In Review: Koshchei the Deathless #1

This is an epic tale of death, drama, and the supernatural.

The cover: Mike Mignola with Dave Stewart created this cover which shows the title character holding a large sword in his right hand as he stares at the reader. Before him is a mishmash of body parts, sitting in a large pool of blood. Koschchei and the pile of parts is set within a jagged black stripe that cuts it way across the white background. Looking closely, one can see that above the crimson a yellow butterfly. If a reader is unaware of this insect’s significance to the story, he or she will have it revealed in this issue. Koschchei stands strong, revealed to the reader and his being in dark colors foreshadows his fate. This cover symbolizes what can be found within. Overall grade: A

The story: Mike Mignola opens his tale with the title character and Hellboy battling in the past. One of the character’s actions on Page 3 brings the story to the present where a comment on that action is made. A turn of the page and the present setting is shown and it was a surprise. I was happy to return to this location because whenever Mignola ventures to this locale anything can happen. An individual asks Koschchei how he got involved with the Baba Yaga. “Ah…It’s a long story. To tell it properly, I would have to begin at the beginning.” The response he gets to this statement is beautiful and is enough of a motivator to get the character to tell his tale. What follows is the origin of the character: how he started, how he first came into contact with the supernatural, how he was betrayed, how he became immortal, and how he came to work for the Baba Yaga. This is an epic tale of death, drama, and the supernatural. Koschchei has noble qualities, but he seems inevitably to fall down a dark path. I gasped at certain events: the bottom panel on Page 7, the third panel on 9, much of 16, and all of the final page. How a man who intends to save himself, but lose himself in the process will be very interesting to read. Overall grade: A

The art: I’ve enjoyed Ben Stenbeck’s art in the past, so I was happy to see he was the illustrator of this book. The book opens like a film, starting at a distance from a battle before pulling in to show Koschchei and Hellboy pounding away at each other. The close-up of the title character communicates he’s angry, but reveals itself to foreshadow something else altogether on the next page. The final panel on Page 3 is a surprising composition, being totally unlike all that has proceeded it. However, it is a marvelous transition to what’s shown on the following page, which includes some excellent setting work; I really like the second panel on that page. The other characters in this locale made me smile. When Koshchei begins his tale, he is shown to be a skillful knight. Had the remainder of the book followed his exploits in this career, I would have been more than happy with Stenbeck’s art. The images on 6 are a nightmare from which one cannot turn away, but only look into deeply to see if some horror has been missed. The final panel on 7 is outstanding; all that’s missing is music. The normal world looks to have returned on 8, with some excellent character work and clothes. Even without the text, the bottom of 11 is a disturbing sequence of images that starts innocently but becomes ominous. The bottom of 14 is perfect and the character revealed on 15 continues to visually thrill as she has in previous Hellboy adventures. Stenbeck captures an action extremely well with a three panel sequence in the middle of 16. The book is full of several terrors, but it’s the final page that lingers in mind: it’s just flat out disturbing and Stenbeck sears it into the reader’s mind. Stenbeck solidly creates reality and horrors in this book. Overall grade: A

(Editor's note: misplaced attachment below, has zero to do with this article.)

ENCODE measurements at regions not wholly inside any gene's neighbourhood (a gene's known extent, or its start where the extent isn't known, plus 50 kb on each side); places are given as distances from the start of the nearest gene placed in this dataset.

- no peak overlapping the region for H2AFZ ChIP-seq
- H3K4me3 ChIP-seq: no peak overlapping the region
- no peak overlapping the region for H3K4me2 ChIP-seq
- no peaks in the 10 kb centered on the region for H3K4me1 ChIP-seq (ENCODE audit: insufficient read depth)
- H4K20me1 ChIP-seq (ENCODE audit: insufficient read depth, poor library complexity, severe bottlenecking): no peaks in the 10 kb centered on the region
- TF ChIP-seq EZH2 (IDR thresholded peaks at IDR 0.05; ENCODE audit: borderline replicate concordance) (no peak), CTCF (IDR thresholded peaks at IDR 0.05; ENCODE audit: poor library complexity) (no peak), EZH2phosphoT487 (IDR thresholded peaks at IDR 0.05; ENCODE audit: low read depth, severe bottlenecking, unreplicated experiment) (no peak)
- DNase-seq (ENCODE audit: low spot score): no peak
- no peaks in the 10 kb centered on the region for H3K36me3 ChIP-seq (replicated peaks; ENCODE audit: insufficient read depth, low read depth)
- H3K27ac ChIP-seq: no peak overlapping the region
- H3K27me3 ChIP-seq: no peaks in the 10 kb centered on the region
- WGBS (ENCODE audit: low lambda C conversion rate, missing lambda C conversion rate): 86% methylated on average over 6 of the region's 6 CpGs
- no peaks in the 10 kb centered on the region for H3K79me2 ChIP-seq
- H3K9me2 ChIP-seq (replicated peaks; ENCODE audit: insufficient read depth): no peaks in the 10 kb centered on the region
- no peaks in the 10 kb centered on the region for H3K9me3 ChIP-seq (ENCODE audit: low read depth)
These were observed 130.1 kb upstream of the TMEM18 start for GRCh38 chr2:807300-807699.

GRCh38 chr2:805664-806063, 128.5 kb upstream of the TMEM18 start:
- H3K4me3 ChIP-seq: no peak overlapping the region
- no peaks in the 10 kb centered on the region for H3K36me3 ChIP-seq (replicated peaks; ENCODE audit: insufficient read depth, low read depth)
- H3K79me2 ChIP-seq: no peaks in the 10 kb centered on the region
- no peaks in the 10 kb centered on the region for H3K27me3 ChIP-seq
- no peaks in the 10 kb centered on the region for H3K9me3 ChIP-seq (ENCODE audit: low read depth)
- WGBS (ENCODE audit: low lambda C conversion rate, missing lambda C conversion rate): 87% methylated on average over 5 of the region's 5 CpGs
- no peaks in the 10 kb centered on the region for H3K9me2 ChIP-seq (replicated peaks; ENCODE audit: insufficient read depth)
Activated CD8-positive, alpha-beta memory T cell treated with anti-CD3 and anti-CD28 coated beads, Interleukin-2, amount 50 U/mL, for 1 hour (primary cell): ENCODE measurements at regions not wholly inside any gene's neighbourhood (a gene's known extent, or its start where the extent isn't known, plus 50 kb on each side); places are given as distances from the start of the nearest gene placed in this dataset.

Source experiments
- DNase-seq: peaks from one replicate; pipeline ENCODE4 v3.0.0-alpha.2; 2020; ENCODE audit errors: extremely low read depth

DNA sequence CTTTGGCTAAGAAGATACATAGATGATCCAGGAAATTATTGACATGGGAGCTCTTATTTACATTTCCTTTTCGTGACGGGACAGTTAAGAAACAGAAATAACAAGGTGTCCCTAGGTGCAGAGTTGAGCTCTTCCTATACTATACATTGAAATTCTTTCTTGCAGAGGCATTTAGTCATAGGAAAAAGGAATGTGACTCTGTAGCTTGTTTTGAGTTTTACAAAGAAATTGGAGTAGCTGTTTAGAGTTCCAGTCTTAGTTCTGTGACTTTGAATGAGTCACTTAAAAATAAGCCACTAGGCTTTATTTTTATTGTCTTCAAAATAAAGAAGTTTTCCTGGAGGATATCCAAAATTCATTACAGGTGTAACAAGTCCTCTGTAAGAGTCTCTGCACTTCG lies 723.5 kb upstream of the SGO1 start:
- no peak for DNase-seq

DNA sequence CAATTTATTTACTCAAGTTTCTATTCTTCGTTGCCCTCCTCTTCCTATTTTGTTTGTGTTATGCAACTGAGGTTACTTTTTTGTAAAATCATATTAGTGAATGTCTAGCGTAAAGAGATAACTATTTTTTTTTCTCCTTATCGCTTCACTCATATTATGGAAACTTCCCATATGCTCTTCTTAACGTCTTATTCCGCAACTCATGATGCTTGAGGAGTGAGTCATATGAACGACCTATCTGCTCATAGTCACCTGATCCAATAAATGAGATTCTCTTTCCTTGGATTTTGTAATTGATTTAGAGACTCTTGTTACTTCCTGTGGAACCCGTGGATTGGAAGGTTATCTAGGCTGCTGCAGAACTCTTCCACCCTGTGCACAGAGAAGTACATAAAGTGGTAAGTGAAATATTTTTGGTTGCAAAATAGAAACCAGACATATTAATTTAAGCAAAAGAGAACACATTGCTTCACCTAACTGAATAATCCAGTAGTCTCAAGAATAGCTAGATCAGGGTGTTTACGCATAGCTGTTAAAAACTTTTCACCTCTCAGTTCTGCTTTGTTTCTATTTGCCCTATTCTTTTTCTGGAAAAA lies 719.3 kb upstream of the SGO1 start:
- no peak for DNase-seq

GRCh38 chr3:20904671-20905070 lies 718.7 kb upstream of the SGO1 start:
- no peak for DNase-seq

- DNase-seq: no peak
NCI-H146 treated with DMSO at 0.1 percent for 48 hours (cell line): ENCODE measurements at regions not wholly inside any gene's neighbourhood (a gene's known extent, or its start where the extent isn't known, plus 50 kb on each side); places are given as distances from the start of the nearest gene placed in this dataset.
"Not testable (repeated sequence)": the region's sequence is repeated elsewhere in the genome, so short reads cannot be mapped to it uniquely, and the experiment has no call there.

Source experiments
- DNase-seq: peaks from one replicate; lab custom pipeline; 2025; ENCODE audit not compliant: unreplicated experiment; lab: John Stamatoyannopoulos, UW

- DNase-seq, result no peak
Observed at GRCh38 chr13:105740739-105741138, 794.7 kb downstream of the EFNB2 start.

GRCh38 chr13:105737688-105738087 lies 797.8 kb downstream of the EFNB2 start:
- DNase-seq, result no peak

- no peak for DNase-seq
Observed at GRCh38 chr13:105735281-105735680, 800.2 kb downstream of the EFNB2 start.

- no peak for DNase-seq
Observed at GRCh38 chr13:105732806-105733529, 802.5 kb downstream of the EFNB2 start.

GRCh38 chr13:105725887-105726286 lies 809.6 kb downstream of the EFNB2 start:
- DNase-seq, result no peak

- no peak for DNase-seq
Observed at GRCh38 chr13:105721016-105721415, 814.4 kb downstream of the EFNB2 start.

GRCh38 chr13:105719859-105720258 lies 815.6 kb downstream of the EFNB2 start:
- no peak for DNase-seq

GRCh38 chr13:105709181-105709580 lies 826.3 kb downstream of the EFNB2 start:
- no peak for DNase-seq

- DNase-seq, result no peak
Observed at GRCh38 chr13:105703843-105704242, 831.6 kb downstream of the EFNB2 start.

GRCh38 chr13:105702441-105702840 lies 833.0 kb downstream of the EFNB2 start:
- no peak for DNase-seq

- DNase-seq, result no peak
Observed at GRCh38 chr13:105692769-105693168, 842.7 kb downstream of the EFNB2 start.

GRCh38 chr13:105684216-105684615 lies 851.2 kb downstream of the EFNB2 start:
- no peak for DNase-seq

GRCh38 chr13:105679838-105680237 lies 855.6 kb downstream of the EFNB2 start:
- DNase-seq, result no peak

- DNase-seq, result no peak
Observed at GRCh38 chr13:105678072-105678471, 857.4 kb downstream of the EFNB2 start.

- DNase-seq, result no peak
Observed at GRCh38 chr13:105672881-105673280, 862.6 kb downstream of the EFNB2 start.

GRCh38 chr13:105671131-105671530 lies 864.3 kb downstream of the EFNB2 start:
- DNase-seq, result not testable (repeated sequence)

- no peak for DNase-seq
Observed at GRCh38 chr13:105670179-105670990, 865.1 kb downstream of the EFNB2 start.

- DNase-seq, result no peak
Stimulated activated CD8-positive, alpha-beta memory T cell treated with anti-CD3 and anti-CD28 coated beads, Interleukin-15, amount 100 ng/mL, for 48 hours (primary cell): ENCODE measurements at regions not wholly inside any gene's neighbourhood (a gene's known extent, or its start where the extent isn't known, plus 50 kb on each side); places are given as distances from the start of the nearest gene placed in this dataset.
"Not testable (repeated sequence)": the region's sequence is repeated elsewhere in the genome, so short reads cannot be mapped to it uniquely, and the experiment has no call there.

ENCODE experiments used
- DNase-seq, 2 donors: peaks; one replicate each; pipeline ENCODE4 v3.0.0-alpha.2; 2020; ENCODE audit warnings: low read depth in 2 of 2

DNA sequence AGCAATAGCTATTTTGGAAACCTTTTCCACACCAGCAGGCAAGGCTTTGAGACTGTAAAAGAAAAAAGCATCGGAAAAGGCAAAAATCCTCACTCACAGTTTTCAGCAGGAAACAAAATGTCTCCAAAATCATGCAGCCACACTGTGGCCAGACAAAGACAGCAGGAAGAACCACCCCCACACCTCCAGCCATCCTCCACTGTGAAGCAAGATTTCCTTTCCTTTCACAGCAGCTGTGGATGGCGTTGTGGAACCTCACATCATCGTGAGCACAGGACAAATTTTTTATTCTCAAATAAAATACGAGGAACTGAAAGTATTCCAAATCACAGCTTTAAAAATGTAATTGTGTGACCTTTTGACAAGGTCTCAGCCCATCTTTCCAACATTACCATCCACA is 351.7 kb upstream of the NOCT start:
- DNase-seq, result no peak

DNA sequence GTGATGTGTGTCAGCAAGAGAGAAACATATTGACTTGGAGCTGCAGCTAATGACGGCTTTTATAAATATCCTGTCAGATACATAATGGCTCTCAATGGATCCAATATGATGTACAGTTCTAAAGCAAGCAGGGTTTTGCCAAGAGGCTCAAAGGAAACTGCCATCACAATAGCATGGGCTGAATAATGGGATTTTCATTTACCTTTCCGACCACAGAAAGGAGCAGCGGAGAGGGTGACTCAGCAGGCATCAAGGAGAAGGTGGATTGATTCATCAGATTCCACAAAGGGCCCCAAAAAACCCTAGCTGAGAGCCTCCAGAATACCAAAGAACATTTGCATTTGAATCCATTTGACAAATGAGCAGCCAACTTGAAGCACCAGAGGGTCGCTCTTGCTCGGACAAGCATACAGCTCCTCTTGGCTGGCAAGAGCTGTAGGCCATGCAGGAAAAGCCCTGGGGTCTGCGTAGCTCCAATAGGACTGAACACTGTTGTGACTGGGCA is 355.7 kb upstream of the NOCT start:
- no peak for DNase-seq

The colors: Dave Stewart masterfully increases the drama and highlights the horror with his colors. The setting and Koshchei are very pale in the opening three pages. This allows Hellboy and the sounds of their battle to stand out. When the setting in the present is revealed on Pages 3 – 5, the colors become more normal, which beautifully contradicts this location. When he begins his tale, bright orange punctuates a battle to show the action on the fields, but crimson quickly appears to show what such conflicts create. Reds and oranges are often employed to highlight violence or the supernatural. It’s done by shading an entire panel red to intensify something horrific or subtly with only a character’s eyes shaded orange. My favorite coloring occurs on the last page. Wow! Overall grade: A

The letters: The text of this issue includes narration, sounds, yells, dialogue, screams, and whispers, all created by Clem Robins. I like when a letterer differentiates the narration from dialogue, as it is two different forms of communication, and Robins does that in this book. The yells make the atrocities in this book leap off the page. The sounds are particularly huge, with the fisticuffs in the opening and the chaos of the conclusion well done. Overall grade: A

The final line: The fall of a man due to the intervention of the supernatural makes for outstanding reading. Proceeding through this tale, a reader will wonder if Koshchei damned himself or was cursed by others. The strong story and fantastic visuals make this a “must-read.” Overall grade: A

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Patrick Hayes was a contributor to the Comic Buyer's Guide for several years with "It's Bound to Happen!" and he's reviewed comics for TrekWeb and TrekCore. He's taught 8th graders English for 20 years and has taught high school English for five years and counting. He reads everything as often as he can, when not grading papers or looking up Star Trek, Star Wars, or Indiana Jones items online.
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